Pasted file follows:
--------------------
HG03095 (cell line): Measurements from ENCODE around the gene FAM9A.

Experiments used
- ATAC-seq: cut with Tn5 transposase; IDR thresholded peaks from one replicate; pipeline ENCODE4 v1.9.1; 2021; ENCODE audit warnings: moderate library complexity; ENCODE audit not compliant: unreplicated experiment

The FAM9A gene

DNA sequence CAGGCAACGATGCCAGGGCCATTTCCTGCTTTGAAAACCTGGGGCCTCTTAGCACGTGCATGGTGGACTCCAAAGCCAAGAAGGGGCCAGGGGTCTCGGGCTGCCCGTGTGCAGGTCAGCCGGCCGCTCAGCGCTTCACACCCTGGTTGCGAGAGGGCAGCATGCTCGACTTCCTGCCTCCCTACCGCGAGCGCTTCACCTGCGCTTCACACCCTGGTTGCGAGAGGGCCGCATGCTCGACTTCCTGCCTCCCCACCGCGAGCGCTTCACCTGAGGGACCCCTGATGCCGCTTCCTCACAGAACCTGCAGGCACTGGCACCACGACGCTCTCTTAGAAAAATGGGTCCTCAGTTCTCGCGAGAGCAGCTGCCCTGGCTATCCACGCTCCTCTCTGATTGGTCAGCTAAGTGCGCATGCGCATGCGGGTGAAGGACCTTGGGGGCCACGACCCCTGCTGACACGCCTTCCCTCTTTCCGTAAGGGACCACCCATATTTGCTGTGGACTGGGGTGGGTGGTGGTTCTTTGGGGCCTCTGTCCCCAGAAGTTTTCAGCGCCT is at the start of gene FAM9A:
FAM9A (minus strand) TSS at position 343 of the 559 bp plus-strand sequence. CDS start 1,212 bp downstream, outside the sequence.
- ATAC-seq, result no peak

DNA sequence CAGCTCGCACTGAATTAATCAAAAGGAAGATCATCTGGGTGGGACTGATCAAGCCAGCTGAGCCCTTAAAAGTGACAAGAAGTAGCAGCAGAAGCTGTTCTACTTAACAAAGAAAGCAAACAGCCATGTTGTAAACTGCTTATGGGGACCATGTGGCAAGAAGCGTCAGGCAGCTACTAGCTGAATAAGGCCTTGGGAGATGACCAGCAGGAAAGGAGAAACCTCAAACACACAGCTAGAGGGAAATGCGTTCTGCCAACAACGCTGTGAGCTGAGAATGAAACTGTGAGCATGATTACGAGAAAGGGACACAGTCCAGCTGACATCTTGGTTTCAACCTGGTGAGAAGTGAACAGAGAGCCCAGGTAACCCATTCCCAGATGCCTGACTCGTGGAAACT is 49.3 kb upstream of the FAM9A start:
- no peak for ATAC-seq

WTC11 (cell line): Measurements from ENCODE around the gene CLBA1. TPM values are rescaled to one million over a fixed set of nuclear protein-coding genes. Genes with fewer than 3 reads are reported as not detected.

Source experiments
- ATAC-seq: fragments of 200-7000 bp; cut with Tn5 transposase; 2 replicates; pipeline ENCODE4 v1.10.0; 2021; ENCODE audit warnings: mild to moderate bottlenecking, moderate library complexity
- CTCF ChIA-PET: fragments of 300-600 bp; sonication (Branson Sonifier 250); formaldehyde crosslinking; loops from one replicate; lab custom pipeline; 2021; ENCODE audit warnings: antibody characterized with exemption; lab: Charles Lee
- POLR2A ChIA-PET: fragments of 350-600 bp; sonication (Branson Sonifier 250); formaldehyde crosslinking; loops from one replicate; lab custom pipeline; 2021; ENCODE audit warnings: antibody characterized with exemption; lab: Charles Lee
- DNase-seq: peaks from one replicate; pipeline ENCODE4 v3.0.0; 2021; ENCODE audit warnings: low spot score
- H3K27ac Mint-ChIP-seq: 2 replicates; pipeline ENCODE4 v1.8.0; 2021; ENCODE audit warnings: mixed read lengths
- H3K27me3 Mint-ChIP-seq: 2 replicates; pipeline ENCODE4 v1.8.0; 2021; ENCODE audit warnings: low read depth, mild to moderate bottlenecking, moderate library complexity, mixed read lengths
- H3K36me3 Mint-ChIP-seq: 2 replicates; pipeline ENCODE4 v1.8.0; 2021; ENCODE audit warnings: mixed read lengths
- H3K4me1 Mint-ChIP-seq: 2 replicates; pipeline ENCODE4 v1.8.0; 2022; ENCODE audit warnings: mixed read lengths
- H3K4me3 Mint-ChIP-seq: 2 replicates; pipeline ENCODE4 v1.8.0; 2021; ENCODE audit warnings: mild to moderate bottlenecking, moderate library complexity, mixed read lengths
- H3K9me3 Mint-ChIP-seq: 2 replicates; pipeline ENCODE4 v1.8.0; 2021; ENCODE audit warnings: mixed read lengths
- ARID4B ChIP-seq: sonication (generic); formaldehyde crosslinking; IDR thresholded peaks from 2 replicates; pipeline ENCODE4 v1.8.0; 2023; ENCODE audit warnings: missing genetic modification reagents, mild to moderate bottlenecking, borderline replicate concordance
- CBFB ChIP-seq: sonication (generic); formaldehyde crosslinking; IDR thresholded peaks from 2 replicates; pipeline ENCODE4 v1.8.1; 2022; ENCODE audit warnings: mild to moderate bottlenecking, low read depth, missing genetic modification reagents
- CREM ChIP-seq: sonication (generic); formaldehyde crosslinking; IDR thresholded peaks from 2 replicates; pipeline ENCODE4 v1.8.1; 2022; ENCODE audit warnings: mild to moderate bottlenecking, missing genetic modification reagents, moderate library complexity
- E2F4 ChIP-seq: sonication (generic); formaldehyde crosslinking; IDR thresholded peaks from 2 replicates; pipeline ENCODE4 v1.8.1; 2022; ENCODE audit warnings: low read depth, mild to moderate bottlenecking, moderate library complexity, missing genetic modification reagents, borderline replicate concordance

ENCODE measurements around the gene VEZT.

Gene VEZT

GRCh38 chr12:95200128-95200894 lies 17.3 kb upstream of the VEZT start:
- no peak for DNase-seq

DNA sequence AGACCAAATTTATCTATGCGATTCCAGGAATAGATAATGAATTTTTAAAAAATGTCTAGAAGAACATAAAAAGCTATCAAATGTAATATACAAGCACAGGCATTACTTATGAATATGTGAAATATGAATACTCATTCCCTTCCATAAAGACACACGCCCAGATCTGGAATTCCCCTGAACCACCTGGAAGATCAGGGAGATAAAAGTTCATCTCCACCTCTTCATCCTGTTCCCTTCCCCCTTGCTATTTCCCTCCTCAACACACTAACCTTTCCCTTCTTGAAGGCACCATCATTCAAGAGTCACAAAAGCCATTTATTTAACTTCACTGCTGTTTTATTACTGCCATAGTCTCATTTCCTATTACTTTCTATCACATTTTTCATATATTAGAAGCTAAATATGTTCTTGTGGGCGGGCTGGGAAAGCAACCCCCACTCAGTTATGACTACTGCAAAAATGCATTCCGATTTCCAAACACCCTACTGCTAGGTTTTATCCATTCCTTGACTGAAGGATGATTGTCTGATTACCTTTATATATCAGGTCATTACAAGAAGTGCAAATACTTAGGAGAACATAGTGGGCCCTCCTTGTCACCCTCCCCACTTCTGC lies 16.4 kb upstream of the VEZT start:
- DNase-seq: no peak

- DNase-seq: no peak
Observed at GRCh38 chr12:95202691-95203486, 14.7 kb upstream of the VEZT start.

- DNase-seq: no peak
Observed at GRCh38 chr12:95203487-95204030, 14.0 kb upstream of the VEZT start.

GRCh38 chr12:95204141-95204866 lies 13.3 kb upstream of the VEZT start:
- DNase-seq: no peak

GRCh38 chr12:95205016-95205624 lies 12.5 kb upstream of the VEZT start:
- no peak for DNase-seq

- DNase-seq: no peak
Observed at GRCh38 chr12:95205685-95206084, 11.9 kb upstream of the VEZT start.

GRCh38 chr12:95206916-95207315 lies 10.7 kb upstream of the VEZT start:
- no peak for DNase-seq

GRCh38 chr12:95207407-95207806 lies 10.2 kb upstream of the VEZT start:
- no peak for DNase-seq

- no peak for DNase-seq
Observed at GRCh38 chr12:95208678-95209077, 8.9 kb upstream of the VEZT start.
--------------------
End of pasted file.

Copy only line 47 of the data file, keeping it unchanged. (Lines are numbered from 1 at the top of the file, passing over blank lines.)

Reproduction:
Observed at GRCh38 chr12:95208678-95209077, 8.9 kb upstream of the VEZT start.